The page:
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Grey Park

Placemaking Principles: Develop a Vision, Triangulate

By Meghan McNulty

August 2011

Often, a public place serves as a bridge between neighbors who otherwise would have no reason to interact. Before that can happen, however, the many voices in the neighborhood need to participate in creating a vision for that place so that it truly serves the entire community. In Evanston, a group of diverse residents near the underused Grey Park are working through this process to create a place they all enjoy.

Until recently, the park was nearly always empty, its aging playground devoid of children, its small amphitheater unused, its wandering paths unwalked. Though the park – bounded by Ridge and Maple avenues and Main Street – is a mere two blocks from the Main Street shopping district and four blocks from Metra and CTA stations, it isn’t a destination. Plenty of people walk around it, on their way to school or the Robert Crown Community Center, but its built features don’t draw a crowd, according to Belén Ayestaran of the Evanston Parks Coalition.

That’s one reason why Belén organized the Evanston Food Truck Festival in Grey Park. The event – advertised on Facebook, Yelp!, and through fliers – drew some 500 people to the park on June 26, and demonstrated how activities and programs can revive the park in the eyes of nearby residents. With attractions as diverse as Zumba dance, a children’s music group, an ambient folk quartet, and a fire engine, the festival offered something for everyone.

The Evanston Food Truck Festival was a great example of one of the 11 Principles of Placemaking, Triangulation: locating elements near each other in a way that fosters activity. For example, a bench, trash receptacle, and coffee kiosk placed near a bus stop enliven a place because people waiting at the stop and pedestrians walking by have three reasons to be drawn to that place, rather than just one. Likewise, a range of activities happening at the same time in one place will draw a diverse crowd.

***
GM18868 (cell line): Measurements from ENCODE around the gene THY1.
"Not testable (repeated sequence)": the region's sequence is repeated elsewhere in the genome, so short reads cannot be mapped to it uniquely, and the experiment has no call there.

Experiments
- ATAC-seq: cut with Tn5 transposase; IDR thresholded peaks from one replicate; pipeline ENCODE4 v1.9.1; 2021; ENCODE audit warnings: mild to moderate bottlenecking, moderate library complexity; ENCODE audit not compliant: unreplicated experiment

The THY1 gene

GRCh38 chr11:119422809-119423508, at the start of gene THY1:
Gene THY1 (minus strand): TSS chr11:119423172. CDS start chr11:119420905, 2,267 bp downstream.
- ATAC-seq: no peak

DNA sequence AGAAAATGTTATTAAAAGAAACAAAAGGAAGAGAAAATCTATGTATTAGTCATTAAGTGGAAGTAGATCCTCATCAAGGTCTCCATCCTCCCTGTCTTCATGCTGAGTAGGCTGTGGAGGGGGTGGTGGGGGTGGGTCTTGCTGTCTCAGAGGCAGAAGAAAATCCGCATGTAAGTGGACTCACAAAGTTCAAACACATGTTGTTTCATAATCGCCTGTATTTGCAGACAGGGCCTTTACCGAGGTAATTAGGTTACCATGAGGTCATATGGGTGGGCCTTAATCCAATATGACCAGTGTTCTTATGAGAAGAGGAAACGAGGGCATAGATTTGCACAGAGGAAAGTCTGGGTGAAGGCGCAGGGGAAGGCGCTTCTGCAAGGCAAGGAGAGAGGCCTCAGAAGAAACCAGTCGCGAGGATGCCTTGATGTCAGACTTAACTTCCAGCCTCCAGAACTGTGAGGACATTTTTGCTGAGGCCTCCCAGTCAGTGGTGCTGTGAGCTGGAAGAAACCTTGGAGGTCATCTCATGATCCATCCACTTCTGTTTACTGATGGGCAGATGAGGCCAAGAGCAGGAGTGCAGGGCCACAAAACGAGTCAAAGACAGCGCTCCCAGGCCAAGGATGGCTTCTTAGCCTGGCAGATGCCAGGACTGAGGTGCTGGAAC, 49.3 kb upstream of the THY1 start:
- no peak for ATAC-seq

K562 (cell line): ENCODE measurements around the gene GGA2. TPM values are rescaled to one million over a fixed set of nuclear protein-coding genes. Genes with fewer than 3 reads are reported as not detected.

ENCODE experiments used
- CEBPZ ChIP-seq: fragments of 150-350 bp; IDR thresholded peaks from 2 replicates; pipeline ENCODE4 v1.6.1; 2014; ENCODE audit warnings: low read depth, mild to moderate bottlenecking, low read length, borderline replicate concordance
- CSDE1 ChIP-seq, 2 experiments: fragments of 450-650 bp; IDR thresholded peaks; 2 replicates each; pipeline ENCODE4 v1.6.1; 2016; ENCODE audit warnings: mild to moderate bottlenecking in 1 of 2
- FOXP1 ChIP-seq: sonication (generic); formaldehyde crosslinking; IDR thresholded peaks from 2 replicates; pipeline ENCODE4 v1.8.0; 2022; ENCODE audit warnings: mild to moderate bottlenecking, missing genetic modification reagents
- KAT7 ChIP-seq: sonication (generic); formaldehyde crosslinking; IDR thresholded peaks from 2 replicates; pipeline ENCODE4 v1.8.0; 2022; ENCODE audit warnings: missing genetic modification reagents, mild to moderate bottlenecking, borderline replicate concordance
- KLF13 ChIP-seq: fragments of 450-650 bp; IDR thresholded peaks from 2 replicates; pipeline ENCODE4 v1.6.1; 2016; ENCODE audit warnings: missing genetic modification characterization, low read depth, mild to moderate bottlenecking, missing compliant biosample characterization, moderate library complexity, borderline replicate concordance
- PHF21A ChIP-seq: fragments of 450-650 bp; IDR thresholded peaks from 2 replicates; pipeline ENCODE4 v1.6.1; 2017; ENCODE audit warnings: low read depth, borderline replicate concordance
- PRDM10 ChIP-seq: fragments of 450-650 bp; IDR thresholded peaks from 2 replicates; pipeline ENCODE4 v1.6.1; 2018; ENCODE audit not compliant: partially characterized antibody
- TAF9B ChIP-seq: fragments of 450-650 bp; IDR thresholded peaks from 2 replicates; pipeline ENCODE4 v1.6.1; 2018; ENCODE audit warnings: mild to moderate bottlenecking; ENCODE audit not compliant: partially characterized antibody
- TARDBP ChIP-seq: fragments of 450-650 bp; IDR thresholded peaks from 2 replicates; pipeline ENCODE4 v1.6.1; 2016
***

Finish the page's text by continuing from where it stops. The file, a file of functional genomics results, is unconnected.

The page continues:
The Evanston Food Truck Festival not only proved that Grey Park can host successful programming – especially a food-based event, as one of three food trucks sold out well before the day’s end and many families picnicked on the lawn – it also showed how activities can make a place a bridge between different constituents. In recent months, the park has witnessed it's share of controversy. Many people have oversimplified the park's problems, attributing the park's lack of patrons as a result of its proximity to Albany Care, the nearby mental healthcare facility whose residents frequently smoke and relax in the space.

Belén and Jonathan Eastman, clinical director of Albany Care, recognized that a true revival of Grey Park means every voice in the community must be heard. In an effort to support Belén’s vision, Eastman hosted a community meeting about the park at the healthcare facility. At the meeting, Eastman heard the concerns of Albany Care and Grey Park neighbors and worked to separate fact from myth in regards to Albany Care’s residents. A few months after that meeting, the Food Truck Festival was a successful litmus test, proving that both neighborhood and Albany Care residents can co-exist peacefully when a critical mass of people are enjoying activites in Grey Park. 

Belén ’s next goal is to ensure that this critical mass can re-emerge in Grey Park even without a major event occurring there. Thanks to her persistence and outreach, the nationally renowned Project for Public Spaces has made an offer to transform Grey Park through a community visioning process. Through Evanston Parks Coaltion, Belén is also working to raise a substantial amount of money to fund the improvements. While Grey Park is listed on the City of Evanston’s Capital Improvement Plan, which means the city has allocated funding to help transform the space, the park will need more than the city can allot.

Belén, the Evanston Parks Coalition, Albany Care, and nearby residents still have a ways to go to turn Grey Park into a thriving recreational hub in the Main Street neighborhood, but the Food Truck Festival proved that the entire community can come together to define this place’s character, activities, uses and meaning to create a place everyone wants to use.